Check out this article by Shira Schoenberg of the Springfield Republican:
The Massachusetts House passed a bill on Wednesday that would ban “conversion therapy” for minors. Conversion therapy tries to change a person’s sexual orientation or gender identity.
“So-called conversion therapy…has been debunked and discredited,” said Rep. Sarah Peake, D-Provincetown, who worked on the bill. “It is a fraudulent medical practice.”
Arline Isaacson, co-chairwoman of the Massachusetts Gay and Lesbian Political Caucus, said the bill is important for gay, lesbian and transgender youth “who have been forced into this barbaric treatment by well-intentioned families who did not realize how damaging it would be to their kids.”
The bill passed the House 137-14. The only Democrat to vote against it was Rep. James Dwyer, D-Woburn. Republicans were split. Some Republicans raised concerns about free speech and about government interference in medicine.
Rep. Marc Lombardo, R-Billerica, said he supports banning a type of conversion therapy that causes a child pain in order to change their sexual orientation.
“What I don’t support, however, is the idea of government interfering with parental rights and relationships between doctors and patients,” Lombardo said. “The idea that a doctor can’t speak to a 12-year-old child about some alternatives to permanent life-changing surgeries without being in violation of a law and potentially losing a medical license is crazy to me.”
Conversion therapy is a type of medical therapy that aims to make someone who is gay, straight. In some forms of therapy, referred to as aversive conditioning, a therapist might induce nausea or administer electric shock when someone has a sexual reaction to someone of the same sex. Therapy could include hypnosis or teaching someone that having sexual feelings for someone of the same sex is shameful.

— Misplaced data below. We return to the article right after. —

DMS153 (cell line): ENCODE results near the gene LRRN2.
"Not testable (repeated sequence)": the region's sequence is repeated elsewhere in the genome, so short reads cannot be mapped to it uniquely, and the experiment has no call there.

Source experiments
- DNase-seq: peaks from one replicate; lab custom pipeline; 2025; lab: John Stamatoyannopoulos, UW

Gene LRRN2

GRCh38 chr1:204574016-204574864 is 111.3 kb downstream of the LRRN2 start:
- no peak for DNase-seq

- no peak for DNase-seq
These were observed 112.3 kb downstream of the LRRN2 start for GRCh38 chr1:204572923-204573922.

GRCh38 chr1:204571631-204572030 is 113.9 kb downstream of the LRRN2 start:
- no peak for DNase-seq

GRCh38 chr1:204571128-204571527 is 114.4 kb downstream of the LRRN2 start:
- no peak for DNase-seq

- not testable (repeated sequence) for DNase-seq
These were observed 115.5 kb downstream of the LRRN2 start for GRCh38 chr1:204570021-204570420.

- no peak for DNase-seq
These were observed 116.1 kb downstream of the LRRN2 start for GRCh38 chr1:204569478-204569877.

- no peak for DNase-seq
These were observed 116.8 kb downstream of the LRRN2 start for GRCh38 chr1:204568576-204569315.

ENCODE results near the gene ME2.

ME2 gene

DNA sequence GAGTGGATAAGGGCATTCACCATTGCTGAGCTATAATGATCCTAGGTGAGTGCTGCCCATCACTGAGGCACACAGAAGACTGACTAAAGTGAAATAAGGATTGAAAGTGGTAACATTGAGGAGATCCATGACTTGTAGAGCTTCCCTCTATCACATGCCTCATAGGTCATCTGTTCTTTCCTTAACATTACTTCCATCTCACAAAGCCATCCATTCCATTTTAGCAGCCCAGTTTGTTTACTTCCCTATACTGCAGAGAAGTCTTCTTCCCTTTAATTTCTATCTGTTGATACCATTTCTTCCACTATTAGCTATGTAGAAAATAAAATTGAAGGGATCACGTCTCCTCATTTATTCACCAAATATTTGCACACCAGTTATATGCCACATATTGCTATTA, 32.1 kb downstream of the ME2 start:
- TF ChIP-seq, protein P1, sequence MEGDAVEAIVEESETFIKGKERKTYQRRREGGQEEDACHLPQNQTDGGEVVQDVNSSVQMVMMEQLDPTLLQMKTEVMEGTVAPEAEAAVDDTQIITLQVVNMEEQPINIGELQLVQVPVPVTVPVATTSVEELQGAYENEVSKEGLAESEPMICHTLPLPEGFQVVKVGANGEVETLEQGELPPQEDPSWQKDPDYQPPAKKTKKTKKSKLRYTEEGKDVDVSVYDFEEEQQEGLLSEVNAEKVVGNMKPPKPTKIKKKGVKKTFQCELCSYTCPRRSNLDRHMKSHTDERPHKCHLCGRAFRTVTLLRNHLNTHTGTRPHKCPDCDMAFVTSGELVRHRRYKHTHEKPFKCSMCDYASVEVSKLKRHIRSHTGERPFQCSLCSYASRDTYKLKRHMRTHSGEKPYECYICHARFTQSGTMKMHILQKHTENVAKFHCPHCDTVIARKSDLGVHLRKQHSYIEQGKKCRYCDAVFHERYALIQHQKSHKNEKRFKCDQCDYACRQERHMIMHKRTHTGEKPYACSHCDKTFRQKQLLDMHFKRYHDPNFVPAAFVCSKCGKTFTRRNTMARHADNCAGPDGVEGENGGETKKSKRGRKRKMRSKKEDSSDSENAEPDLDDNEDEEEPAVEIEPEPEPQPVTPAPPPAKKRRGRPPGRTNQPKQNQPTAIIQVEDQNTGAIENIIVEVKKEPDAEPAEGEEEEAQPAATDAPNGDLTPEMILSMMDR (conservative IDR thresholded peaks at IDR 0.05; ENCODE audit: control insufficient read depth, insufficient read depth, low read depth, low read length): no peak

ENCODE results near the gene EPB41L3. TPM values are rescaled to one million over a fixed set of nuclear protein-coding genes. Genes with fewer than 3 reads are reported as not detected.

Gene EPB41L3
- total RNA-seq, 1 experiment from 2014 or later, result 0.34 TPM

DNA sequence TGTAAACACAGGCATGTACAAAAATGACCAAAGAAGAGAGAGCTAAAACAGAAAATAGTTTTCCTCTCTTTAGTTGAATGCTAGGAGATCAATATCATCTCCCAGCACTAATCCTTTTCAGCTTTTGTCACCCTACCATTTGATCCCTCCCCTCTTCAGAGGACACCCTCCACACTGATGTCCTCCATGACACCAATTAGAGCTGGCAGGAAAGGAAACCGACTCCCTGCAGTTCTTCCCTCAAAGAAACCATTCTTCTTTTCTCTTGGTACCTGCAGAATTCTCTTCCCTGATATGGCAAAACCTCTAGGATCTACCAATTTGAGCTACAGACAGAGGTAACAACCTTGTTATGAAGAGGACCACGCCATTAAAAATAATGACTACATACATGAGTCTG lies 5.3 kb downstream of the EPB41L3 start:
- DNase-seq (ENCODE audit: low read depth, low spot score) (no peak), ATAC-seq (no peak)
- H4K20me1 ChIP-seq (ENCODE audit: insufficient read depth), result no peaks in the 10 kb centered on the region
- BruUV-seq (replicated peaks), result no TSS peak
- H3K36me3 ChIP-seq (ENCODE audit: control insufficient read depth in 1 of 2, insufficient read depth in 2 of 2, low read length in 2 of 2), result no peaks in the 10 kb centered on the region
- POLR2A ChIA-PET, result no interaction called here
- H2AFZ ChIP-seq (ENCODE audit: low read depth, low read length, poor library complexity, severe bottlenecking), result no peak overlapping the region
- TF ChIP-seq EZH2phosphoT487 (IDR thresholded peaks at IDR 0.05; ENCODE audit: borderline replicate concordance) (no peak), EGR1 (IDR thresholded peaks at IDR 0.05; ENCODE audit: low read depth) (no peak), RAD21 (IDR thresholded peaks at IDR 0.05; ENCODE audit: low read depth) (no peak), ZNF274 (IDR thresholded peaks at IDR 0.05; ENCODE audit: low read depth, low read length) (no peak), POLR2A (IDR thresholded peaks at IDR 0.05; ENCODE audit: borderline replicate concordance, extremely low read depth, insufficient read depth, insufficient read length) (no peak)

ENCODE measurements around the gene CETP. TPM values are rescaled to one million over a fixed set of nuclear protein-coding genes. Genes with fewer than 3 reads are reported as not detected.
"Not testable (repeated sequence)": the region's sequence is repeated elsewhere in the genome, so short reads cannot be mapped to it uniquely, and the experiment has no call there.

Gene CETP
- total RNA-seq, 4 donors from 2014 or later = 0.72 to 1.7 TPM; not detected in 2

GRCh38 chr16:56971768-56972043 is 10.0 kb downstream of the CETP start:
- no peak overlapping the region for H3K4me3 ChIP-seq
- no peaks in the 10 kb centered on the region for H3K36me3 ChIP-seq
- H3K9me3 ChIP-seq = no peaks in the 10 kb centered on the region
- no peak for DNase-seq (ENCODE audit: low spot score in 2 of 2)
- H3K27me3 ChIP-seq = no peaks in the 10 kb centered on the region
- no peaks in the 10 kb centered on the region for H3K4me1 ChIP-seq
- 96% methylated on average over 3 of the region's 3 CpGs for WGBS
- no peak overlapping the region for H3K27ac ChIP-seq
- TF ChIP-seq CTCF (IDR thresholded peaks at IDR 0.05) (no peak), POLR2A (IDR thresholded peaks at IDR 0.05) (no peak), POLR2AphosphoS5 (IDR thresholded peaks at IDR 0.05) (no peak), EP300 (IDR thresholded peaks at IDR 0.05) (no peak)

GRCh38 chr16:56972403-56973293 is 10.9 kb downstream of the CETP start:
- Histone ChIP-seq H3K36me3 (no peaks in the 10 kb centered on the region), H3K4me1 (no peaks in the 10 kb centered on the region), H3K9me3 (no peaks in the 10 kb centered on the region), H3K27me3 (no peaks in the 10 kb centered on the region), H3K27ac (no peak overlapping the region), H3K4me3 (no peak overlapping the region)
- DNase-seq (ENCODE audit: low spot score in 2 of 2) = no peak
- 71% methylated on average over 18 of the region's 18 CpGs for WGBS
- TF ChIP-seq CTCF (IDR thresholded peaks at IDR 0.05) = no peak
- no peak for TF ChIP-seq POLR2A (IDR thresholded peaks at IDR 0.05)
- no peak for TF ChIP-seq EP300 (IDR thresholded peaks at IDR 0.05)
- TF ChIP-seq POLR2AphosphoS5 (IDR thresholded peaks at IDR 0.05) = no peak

Many established medical organizations, including the American Psychiatric Association, American Medical Association, American Psychological Association, and American Academy of Pediatrics have condemned conversion therapy. It has been banned in 13 states.
The bill, H.4664, would prohibit any state-licensed mental health professional from performing therapy on someone under 18 that aims to change their sexual orientation or gender identity.
Health care providers who advertise or perform conversion therapy would be subject to discipline from their licensing board, which could include having their license suspended or revoked.
The bill would not affect counseling by non-licensed religious counselors.
A therapist would still be allowed to conduct any kind of professionally accepted therapy to help someone cope with issues surrounding their sexual orientation and gender identity.
Isaacson said conversion therapy stems from a time when people thought being gay was a sickness and a choice. “It’s predicated on the notion that being LGBT means you’re sick or ungodly and are in need of fixing, of changing, of conversion,” Isaacson said. “Now people understand it’s not a sickness, people know you can’t change someone.”